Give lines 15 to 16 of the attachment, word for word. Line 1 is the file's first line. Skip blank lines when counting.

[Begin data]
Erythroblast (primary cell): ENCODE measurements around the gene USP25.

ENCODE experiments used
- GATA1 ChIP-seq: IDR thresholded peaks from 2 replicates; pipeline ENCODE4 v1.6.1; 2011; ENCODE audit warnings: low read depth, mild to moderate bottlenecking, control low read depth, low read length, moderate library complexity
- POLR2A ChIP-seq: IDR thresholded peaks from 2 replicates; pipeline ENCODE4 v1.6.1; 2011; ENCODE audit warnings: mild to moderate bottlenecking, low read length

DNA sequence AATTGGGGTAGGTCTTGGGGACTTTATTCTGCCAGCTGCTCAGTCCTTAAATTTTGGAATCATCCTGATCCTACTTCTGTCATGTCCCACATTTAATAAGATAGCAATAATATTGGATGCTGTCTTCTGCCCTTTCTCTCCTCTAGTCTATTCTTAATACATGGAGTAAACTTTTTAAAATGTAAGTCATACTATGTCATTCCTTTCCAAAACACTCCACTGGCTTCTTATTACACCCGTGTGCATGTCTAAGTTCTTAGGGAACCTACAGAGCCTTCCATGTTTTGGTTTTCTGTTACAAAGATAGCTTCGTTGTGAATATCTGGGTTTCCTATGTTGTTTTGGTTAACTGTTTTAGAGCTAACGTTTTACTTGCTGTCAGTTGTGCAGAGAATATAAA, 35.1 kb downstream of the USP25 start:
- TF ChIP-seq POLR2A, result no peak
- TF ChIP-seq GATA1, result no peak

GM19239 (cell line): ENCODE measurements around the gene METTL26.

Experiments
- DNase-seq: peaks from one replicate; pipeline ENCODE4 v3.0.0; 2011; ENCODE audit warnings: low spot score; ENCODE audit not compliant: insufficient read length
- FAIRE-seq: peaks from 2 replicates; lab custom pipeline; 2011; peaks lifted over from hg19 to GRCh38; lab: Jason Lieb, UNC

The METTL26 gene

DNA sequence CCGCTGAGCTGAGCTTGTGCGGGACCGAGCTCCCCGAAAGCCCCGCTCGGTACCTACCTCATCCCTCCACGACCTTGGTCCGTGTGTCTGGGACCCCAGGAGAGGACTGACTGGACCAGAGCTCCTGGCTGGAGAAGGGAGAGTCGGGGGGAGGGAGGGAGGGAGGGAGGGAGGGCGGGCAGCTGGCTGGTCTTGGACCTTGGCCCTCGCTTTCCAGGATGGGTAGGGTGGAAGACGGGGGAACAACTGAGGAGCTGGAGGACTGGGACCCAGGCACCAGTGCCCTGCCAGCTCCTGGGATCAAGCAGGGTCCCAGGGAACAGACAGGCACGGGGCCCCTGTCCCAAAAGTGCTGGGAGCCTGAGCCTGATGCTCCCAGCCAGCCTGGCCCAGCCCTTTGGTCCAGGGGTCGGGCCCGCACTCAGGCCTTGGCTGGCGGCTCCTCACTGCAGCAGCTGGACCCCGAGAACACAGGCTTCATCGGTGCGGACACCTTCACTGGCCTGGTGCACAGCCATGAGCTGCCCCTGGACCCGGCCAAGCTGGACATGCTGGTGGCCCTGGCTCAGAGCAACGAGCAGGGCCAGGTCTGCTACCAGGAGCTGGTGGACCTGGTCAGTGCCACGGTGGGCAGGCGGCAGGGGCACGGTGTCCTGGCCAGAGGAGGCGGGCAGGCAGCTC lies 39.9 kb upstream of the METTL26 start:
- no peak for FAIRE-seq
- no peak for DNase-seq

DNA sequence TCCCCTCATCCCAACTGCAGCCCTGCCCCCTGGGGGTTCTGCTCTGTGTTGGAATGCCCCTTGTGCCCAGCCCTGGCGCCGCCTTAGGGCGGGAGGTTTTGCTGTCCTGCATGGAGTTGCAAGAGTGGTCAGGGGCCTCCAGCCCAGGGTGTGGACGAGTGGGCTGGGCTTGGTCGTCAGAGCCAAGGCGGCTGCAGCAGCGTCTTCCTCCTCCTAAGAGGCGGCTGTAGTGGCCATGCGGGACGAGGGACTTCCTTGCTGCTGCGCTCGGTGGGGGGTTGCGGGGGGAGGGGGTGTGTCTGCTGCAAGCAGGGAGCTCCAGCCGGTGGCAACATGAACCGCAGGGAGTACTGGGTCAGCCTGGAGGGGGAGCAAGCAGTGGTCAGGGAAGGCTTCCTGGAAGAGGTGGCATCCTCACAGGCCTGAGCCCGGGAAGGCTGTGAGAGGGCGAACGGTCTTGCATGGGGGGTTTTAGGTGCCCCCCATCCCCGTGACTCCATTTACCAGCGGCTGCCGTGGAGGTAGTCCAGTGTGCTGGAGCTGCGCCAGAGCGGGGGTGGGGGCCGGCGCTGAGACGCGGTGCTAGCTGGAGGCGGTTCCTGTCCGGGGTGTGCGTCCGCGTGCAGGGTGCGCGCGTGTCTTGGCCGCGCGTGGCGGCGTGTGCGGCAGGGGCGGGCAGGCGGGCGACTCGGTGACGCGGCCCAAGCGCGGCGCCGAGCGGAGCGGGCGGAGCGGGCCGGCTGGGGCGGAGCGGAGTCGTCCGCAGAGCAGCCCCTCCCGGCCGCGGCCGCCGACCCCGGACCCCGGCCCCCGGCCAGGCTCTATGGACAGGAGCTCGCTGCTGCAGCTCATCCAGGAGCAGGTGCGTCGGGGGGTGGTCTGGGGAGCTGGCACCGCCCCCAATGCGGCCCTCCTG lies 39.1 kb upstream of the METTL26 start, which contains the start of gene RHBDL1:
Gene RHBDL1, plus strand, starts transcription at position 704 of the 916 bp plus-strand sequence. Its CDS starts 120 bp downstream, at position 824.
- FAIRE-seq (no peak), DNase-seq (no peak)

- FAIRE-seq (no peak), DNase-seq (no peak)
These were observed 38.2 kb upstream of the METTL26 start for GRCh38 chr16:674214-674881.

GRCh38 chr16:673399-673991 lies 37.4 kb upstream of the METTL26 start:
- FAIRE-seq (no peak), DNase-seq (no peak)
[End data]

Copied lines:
- no peak for DNase-seq

DNA sequence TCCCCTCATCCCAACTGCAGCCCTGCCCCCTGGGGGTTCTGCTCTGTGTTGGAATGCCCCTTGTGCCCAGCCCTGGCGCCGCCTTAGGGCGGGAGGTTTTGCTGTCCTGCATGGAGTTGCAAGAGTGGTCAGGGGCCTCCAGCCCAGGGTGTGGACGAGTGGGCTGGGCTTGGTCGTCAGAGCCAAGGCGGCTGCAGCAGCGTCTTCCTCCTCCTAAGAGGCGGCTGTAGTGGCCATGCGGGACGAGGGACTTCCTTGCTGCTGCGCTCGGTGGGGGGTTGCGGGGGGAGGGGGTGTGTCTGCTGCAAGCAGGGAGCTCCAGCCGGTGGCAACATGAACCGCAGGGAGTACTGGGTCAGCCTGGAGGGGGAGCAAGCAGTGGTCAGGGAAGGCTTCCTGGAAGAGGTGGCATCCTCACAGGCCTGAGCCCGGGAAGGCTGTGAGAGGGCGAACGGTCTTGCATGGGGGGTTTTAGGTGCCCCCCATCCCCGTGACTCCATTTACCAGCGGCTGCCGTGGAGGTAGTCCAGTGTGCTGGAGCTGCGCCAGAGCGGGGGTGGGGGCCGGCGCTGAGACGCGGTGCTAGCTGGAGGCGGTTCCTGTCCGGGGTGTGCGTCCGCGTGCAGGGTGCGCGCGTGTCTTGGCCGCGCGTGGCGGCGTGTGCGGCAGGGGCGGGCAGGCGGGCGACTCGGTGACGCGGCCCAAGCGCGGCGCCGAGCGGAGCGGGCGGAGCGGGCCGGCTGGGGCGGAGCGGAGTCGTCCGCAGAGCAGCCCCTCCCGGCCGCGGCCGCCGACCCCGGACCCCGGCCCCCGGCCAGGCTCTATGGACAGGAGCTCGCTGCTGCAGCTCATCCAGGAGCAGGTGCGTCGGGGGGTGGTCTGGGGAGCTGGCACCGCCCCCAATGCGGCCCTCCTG lies 39.1 kb upstream of the METTL26 start, which contains the start of gene RHBDL1: